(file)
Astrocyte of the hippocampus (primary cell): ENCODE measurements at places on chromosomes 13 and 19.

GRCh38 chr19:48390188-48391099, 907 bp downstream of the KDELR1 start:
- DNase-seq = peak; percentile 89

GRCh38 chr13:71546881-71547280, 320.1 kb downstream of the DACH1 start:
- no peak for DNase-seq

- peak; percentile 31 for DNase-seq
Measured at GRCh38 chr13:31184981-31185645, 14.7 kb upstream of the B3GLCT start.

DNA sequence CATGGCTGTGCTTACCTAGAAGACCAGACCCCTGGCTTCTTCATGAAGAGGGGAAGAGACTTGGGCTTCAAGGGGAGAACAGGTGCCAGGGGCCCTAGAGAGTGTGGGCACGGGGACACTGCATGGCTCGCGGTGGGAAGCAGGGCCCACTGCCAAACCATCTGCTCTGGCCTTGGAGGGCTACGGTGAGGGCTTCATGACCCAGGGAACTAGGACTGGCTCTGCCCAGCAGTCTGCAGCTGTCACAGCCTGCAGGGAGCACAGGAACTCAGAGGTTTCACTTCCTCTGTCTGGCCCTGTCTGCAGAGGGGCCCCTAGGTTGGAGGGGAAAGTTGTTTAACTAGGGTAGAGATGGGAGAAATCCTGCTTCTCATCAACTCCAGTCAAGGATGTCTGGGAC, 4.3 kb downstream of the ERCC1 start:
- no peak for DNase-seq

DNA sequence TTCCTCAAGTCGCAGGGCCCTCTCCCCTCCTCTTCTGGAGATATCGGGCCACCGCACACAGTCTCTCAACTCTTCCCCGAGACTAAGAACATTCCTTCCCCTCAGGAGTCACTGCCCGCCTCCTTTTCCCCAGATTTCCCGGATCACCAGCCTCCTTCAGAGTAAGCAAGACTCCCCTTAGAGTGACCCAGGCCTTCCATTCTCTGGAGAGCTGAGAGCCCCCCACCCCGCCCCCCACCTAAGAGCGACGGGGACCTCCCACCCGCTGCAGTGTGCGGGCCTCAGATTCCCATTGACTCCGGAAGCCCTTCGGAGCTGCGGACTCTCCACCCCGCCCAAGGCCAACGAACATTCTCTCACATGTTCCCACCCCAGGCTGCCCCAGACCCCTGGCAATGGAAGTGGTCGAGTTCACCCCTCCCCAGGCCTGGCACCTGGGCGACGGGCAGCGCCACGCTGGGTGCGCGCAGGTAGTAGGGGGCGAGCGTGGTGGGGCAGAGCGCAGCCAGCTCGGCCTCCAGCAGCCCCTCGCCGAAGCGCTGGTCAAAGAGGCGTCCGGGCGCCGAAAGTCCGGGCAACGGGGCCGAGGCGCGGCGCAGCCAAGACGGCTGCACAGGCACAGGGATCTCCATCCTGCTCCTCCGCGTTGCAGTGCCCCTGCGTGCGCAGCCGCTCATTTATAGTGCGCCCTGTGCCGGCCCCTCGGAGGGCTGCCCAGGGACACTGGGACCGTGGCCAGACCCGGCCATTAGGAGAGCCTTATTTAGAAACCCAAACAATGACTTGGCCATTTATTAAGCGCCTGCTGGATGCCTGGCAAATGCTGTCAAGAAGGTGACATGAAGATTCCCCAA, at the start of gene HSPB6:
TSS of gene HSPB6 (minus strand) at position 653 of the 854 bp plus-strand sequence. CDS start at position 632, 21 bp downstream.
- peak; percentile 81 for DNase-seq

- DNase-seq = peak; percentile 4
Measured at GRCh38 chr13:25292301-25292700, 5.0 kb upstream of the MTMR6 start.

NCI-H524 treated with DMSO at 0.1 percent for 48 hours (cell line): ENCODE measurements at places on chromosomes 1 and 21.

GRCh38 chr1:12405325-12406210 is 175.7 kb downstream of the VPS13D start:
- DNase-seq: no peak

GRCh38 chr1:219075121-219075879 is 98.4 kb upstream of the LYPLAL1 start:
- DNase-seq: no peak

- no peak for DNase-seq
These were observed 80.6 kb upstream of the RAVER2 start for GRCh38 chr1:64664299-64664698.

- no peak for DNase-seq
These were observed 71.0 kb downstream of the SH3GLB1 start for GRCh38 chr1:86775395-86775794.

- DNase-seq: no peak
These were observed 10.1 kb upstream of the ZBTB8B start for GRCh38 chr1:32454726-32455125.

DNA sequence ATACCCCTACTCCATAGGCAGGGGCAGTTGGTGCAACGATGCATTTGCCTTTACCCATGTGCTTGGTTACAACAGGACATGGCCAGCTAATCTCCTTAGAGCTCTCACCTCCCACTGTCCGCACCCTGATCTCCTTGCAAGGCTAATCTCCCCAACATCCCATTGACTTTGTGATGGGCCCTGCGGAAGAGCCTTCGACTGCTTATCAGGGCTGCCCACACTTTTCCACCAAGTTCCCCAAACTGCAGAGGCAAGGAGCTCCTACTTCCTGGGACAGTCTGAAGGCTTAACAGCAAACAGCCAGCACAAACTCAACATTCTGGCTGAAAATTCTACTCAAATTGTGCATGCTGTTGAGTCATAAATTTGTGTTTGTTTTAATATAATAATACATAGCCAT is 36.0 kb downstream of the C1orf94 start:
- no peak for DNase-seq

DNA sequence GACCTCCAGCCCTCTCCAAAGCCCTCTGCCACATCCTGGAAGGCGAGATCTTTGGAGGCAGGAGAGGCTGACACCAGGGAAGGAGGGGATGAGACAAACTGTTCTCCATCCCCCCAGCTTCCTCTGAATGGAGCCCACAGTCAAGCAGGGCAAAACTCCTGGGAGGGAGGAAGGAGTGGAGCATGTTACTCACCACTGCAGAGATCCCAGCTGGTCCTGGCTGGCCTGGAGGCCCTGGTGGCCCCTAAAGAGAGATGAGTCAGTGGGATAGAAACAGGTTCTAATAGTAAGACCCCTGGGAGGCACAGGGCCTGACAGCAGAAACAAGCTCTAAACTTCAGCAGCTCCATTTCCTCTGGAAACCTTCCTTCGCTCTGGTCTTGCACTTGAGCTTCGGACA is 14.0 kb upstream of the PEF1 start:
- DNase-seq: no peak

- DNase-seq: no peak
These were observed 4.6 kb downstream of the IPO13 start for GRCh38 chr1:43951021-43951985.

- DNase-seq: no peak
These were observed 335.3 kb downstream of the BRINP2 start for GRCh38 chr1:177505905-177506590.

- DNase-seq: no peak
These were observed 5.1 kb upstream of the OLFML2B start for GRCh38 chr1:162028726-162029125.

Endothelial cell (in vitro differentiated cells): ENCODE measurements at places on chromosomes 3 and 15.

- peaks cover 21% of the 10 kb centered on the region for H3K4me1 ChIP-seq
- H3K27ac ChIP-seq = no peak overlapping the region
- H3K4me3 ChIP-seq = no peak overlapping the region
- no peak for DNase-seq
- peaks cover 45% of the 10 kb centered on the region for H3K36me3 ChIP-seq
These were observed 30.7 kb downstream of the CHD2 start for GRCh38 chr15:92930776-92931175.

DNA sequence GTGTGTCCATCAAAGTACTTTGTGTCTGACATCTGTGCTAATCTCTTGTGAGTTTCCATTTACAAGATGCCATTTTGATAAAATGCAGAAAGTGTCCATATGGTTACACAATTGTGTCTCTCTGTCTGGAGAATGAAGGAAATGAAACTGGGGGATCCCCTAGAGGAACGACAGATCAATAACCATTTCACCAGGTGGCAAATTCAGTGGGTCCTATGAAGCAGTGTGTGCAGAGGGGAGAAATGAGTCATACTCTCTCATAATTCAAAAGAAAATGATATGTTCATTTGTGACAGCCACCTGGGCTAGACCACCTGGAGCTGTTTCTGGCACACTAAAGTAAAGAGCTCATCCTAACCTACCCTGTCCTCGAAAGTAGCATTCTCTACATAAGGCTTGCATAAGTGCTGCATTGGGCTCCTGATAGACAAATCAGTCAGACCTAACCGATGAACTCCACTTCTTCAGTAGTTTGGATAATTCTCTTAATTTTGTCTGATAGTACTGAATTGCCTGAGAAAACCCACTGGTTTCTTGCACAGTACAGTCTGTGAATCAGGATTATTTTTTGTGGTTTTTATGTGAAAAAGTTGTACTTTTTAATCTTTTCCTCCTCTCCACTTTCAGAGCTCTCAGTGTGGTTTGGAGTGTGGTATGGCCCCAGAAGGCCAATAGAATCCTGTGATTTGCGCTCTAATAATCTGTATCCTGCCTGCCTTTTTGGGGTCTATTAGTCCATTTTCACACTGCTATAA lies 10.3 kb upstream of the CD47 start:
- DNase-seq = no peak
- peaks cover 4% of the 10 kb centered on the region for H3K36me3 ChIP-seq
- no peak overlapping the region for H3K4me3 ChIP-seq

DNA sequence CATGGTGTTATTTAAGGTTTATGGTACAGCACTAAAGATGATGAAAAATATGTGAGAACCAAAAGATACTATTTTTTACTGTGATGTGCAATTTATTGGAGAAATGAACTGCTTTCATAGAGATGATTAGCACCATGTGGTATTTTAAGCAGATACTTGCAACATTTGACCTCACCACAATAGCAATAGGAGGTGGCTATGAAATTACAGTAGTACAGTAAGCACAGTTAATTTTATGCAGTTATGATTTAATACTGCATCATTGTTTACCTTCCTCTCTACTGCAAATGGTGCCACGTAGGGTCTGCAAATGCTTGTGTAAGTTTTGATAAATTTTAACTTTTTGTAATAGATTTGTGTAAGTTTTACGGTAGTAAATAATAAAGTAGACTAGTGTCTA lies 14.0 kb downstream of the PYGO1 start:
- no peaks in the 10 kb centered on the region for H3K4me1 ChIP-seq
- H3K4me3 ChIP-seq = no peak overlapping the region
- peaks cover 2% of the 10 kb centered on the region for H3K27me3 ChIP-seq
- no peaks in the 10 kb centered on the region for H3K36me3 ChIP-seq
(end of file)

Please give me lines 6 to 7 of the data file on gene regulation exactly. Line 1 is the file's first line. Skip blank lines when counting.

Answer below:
- peak; percentile 31 for DNase-seq
Measured at GRCh38 chr13:31184981-31185645, 14.7 kb upstream of the B3GLCT start.